The following is from the Register of Parks and Gardens of Special Historic Interest. For the most up-to-date Register entry, please visit the The National Heritage List for England (NHLE):


In 1785 the Corporation proposed to establish a public walk, to be called Queen's Walk, extending from the fashionable Pocklington's Walk area to the racecourse. The New Walk, as it in fact came to be known, began at the junction of a newly built street with the Welford turnpike, which had been created about twenty years earlier. It was laid out just within the South Fields of St Margaret's parish, close to the boundary hedge which separated the open field land from the enclosed land beyond. The Corporation paid for the labour involved in its construction and supplied the gravel, while a public subscription of £250 paid for the trees and shrubs planted along it. Wide and pleasing views were enjoyed from almost everywhere along its length, across the unenclosed South Fields. Although in due course fashionable development spread along its length, until 1812 its character was entirely rural. The start of building was facilitated by the enclosure of the South Fields by Act of 1804 and Award of 1811, with part of the expenses thereof being defrayed by the sale of small lots along the line of the Walk. In fact, until 1824 there was very little building, and the Corporation restricted development to the north side of the Walk and entirely prohibited it on the south, which was reserved for gardens. In 1824 the Corporation gave permission for residential development of a type which would preserve the pedestrian character of the Walk, with covenants which stated that buildings had to be set back ten yards from it, and their gardens fronted with iron palisading. Gas lighting was installed in 1832, perhaps a recognition of the Walk's increasingly residential character. Even so the take up of plots was slow - only sixty had been built on by 1847 - and it was not until the 1860s that larger-scale development began. It was only in the late 19th century that development reached Victoria Park (see description of this site elsewhere in the Register), created at the end of the Walk by the Corporation in 1883 on the site of the racecourse. In 1969 the Walk was designated as a Conservation Area; since then many properties along its length have been renovated and there has been some renewal of trees and street furniture.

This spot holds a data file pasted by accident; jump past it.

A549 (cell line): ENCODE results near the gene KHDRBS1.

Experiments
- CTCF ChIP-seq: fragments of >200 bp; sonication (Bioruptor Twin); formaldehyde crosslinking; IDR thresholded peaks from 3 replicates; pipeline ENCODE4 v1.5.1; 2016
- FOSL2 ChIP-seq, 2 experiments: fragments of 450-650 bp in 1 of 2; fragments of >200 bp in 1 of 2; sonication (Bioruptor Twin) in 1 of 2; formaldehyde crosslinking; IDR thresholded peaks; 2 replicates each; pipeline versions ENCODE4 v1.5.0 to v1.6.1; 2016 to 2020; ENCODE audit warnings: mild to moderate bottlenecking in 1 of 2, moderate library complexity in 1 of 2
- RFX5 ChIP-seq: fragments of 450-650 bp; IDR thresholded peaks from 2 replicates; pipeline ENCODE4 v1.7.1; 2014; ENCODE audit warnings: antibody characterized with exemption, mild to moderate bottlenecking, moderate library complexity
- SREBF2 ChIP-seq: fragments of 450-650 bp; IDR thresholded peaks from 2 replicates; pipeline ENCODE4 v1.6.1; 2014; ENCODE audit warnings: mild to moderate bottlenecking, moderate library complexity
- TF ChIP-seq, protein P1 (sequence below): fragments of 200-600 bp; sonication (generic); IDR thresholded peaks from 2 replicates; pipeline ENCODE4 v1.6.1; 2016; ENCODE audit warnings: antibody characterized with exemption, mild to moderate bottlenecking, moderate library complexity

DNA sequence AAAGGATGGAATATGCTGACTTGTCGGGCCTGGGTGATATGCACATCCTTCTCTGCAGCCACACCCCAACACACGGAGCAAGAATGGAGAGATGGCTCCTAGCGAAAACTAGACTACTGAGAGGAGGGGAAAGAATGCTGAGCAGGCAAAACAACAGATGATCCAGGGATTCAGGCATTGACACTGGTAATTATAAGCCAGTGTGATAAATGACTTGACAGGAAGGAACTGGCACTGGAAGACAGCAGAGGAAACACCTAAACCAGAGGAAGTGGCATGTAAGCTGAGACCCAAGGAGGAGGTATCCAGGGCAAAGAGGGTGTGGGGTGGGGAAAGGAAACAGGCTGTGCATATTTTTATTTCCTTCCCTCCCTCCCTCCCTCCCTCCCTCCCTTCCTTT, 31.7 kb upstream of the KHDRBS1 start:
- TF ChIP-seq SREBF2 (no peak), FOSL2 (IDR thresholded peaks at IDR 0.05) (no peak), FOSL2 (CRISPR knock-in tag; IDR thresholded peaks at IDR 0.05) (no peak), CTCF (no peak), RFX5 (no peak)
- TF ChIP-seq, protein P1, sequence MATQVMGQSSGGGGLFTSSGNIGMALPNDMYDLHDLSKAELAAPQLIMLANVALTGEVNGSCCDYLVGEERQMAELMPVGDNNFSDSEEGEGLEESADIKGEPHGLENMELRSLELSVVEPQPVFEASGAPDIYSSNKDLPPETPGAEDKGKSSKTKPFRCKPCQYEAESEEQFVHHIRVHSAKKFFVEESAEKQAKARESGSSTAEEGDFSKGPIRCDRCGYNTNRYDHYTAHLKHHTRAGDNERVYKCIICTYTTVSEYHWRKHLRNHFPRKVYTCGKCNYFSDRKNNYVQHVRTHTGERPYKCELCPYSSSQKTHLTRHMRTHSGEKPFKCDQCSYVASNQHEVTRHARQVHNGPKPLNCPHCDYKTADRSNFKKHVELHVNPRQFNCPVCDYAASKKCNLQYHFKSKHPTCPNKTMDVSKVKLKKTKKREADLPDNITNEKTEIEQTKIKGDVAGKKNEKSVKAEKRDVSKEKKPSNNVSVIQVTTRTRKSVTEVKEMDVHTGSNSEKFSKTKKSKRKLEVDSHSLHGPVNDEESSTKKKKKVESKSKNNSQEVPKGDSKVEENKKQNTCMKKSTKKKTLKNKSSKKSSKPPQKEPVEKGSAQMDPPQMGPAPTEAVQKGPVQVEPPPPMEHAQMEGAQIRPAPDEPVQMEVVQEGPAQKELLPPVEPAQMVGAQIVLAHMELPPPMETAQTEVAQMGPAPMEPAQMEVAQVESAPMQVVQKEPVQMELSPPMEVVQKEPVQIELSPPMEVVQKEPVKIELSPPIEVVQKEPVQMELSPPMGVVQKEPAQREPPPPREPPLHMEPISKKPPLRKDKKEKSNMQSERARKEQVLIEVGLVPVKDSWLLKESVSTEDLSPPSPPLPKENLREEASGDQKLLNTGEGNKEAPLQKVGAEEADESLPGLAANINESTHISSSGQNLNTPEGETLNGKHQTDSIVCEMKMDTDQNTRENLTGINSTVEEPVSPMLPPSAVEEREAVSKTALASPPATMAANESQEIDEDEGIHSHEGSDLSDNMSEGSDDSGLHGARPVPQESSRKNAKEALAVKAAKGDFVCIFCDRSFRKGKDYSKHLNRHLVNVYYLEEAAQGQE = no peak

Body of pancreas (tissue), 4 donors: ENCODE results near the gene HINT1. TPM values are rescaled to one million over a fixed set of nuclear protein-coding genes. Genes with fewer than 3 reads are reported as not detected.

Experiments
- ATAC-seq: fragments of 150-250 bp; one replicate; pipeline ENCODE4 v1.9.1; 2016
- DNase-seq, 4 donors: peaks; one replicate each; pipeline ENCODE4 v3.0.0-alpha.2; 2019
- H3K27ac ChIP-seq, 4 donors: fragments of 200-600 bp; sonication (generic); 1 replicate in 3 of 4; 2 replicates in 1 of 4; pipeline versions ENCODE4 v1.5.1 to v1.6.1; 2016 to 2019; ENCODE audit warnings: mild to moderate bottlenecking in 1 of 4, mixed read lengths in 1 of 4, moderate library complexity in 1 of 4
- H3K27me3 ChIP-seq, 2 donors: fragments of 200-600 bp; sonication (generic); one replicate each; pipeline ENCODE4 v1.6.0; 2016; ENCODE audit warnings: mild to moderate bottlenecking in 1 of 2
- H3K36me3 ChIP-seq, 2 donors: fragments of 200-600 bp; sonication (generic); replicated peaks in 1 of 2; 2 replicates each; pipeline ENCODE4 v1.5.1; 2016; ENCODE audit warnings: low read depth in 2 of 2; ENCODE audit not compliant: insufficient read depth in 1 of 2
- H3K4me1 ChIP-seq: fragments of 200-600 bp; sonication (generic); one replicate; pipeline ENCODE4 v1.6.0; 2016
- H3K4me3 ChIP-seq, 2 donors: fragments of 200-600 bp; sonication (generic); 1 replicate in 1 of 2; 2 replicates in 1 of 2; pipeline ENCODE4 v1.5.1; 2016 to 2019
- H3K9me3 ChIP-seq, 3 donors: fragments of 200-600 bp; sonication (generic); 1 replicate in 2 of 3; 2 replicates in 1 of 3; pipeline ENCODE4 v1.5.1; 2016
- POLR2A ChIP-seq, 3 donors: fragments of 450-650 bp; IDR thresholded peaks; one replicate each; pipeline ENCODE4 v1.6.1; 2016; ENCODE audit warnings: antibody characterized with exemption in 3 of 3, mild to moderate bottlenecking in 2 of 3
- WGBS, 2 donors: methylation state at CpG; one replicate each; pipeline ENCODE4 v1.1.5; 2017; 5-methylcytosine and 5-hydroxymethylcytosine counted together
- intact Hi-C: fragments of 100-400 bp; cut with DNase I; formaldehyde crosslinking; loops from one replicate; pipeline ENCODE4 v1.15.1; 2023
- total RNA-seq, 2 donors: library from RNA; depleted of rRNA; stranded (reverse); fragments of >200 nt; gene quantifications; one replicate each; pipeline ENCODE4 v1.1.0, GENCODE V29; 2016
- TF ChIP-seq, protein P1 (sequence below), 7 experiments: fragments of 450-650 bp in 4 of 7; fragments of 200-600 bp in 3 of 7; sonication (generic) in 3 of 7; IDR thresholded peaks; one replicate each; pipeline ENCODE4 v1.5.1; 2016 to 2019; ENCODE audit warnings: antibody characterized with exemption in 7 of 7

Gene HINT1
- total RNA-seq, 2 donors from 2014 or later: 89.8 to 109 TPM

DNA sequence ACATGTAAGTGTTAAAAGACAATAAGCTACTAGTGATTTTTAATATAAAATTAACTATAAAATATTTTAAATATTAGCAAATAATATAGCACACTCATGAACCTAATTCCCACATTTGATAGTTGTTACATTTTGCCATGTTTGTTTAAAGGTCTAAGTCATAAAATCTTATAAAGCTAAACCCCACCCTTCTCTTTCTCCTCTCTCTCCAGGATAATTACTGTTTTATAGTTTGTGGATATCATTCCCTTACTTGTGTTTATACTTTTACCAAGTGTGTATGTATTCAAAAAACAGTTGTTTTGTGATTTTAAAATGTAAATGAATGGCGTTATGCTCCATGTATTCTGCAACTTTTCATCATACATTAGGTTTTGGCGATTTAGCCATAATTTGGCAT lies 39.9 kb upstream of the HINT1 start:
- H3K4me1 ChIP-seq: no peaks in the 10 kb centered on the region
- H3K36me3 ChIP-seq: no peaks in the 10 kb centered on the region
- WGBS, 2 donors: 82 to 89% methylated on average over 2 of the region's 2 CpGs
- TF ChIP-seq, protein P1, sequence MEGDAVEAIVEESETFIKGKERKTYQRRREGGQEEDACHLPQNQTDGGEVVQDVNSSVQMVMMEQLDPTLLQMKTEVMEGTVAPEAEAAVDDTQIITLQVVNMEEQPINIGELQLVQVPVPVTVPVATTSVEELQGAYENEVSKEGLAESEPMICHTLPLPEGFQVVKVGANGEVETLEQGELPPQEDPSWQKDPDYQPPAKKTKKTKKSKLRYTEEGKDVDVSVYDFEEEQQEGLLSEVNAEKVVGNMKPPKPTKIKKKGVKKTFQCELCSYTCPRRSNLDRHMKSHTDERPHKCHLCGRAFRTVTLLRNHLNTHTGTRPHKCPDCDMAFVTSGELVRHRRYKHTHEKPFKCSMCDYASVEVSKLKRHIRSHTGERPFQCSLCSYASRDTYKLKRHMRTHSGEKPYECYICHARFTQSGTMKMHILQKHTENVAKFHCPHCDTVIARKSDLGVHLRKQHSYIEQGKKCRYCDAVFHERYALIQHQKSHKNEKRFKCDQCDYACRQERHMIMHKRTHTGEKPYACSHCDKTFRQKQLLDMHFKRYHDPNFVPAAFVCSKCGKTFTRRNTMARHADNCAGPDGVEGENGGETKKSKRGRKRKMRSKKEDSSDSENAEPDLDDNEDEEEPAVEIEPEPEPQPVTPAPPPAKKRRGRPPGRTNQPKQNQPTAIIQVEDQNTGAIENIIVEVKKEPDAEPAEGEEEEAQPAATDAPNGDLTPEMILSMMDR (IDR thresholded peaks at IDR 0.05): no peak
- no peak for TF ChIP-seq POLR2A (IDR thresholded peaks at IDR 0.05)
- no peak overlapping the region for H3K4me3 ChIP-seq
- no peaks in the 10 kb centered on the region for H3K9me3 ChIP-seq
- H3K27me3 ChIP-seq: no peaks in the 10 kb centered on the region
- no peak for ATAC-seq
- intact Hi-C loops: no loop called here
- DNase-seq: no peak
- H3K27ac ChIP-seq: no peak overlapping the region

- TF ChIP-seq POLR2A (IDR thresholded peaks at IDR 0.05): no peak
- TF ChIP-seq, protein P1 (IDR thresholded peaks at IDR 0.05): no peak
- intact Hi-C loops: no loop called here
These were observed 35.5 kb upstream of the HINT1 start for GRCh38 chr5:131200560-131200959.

In 1840 a tunnel for the south-bound railway was cut through underneath the centre of the New Walk, and in the early 1970s Waterloo Way, a new road, was cut beneath the Walk on the west side of the railway.


  • 18th Century (1701 to 1800)
  • Late 18th Century (1775 to 1799)
Associated People
Features & Designations


  • Conservation Area

  • Reference: New Walk Conservation Area
  • The National Heritage List for England: Register of Parks and Gardens

  • Reference: GD1961
  • Grade: II


  • Designed Route
  • Public And Residential Buildings
  • Walk
Key Information


Designed Urban Space



Principal Building

Parks, Gardens And Urban Spaces


18th Century (1701 to 1800)



Open to the public